The White House this week released a report applauding the Obama administration’s $4.3 billion Race to the Top program, but it was so devoid of any actual substance that it makes you wonder why anybody thought this was a good way to promote the president’s signature education initiative.
It’s hard to give a better description of the new report than this one, courtesy of Alyson Klein of Education Week on her Politics K-12 blog, which says that it reads more like a promotional brochure than a policy document, contains very little hard data and ignores a number of Race to the Top hiccups, including delays in tying teacher evaluation to student outcomes that have plagued grant winners like New York, Maryland and Georgia.
There is so little in it that an Education Department official, Sara Gist, director of strategic communications, couldn’t find a whole lot of substance in it to put in this post on the department’s blog, Homeroom.
Massie Ritsch, acting assistant secretary for communications and outreach at the Education Department, said in an e-mail that the report, called “Setting the Pace” (which you can read below), was a department-White House collaboration, with the department staff working “together with White House staff to outline the report’s structure and write, edit and design the document.”
He also said the report was drawn in large part from the department’s state-by-state reports on Race to the Top progress, but, as my Post colleague Lyndsey Layton wrote in this story, the report
was far more positive about the program than the Education Department’s own progress reports, which have regularly pointed out that, while some states have made headway, others have had trouble spending their money and lacked the capacity to follow through on the changes they promised in order to win their grants.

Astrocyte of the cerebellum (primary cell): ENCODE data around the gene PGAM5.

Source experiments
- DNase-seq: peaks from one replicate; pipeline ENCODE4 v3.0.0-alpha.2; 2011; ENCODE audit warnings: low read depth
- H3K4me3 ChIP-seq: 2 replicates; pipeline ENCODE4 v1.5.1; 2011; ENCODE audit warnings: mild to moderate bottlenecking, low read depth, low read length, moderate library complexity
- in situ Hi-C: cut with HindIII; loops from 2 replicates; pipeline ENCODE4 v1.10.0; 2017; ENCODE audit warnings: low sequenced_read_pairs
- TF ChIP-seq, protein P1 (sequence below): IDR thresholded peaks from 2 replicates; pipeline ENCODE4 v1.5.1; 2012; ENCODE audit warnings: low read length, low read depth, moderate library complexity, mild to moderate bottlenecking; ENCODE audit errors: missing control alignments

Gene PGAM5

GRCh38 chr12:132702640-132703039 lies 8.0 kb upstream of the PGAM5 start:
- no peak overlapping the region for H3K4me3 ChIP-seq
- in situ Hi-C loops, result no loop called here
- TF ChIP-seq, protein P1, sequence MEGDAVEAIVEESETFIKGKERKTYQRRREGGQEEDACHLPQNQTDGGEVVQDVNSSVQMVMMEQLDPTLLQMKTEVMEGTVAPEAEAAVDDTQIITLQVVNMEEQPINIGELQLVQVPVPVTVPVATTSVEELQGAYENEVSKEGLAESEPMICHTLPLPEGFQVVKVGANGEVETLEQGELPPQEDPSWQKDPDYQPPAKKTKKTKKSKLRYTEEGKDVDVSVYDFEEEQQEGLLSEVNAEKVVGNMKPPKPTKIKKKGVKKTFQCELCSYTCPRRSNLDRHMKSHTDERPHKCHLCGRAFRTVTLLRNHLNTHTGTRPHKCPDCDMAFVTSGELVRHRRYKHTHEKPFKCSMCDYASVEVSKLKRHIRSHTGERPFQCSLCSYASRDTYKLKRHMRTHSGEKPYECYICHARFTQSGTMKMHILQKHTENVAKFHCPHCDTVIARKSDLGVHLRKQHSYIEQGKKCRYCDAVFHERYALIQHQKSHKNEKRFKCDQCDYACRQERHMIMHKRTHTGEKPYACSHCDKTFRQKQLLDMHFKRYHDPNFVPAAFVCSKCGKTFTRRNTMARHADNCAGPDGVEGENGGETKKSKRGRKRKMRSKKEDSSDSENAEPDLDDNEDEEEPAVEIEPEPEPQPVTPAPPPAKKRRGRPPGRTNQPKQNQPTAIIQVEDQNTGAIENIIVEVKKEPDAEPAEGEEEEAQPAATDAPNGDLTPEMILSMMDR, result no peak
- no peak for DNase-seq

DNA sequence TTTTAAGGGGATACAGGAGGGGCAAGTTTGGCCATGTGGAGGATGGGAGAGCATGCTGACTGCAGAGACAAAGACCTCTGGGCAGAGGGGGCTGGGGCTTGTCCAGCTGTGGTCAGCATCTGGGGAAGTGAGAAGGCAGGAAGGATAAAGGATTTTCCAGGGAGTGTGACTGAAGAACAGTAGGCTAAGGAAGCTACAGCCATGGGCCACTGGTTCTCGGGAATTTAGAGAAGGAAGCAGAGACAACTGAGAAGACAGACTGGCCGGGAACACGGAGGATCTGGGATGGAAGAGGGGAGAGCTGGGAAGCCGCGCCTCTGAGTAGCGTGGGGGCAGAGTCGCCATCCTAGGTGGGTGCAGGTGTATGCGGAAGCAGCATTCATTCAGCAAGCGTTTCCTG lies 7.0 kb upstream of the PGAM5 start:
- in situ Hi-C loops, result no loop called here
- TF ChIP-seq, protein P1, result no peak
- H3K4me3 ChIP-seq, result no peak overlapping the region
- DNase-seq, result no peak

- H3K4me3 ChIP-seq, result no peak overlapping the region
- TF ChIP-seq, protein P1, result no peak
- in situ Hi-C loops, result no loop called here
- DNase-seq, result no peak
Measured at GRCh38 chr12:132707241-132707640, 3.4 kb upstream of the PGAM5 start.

It’s no surprise that the White House would release a report that promotes what it considers the positive aspects of its signature education program, but it did so in such a nebulous way that it does give rise to the question of just how much top officials really know about the enormous skepticism that has been growing around the country among educators and parents regarding the administration’s education reforms.
In fact, a day before the report was released, Indiana became the first state to officially withdraw from the Common Core State Standards, an initiative supported strongly by the administration, and a number of other states are rethinking their involvement. Adopting common standards was one of the criteria in Race to the Top for which states were awarded big points in their applications, along with linking teacher and principal evaluation to student standardized test scores, which has the effect of making these exams more important than ever; and increasing the number of public charter schools.
Layton reported that Rep. John Kline (R-Minn.), chairman of the House Committee on Education and the Workforce, attacked the White House report, calling it a “PR stunt” that “proves the administration is clumsily trying to take credit for the extraordinary education reform movement happening in our nation’s schools.”
Actually, if Kline really thinks that public education reforms are improving schools, then he really should be thanking Education Secretary Arne Duncan, who used the Race to the Top funding competition and then federal waivers to states for the most onerous aspects of No Child Left Behind to push states to follow the reforms he supports. Like the reforms or hate them, there can be no argument that the Obama administration has had a powerful role in driving the education reform movement that exists today.
Race to the Top critics — and the numbers are growing — say that the reforms have not improved public education but in fact have harmed it by emphasizing high-stakes exams that have resulted in a narrowing of the curriculum and unfair evaluation practices of students, educators and schools. (For example, some teachers are evaluated on the test scores of students they don’t have. Really.)
It all makes you wonder why the White House felt the compulsion to put out a report that isn’t likely to persuade anybody who already doesn’t support Race to the Top. In my book, that’s called a waste of time, money and resources.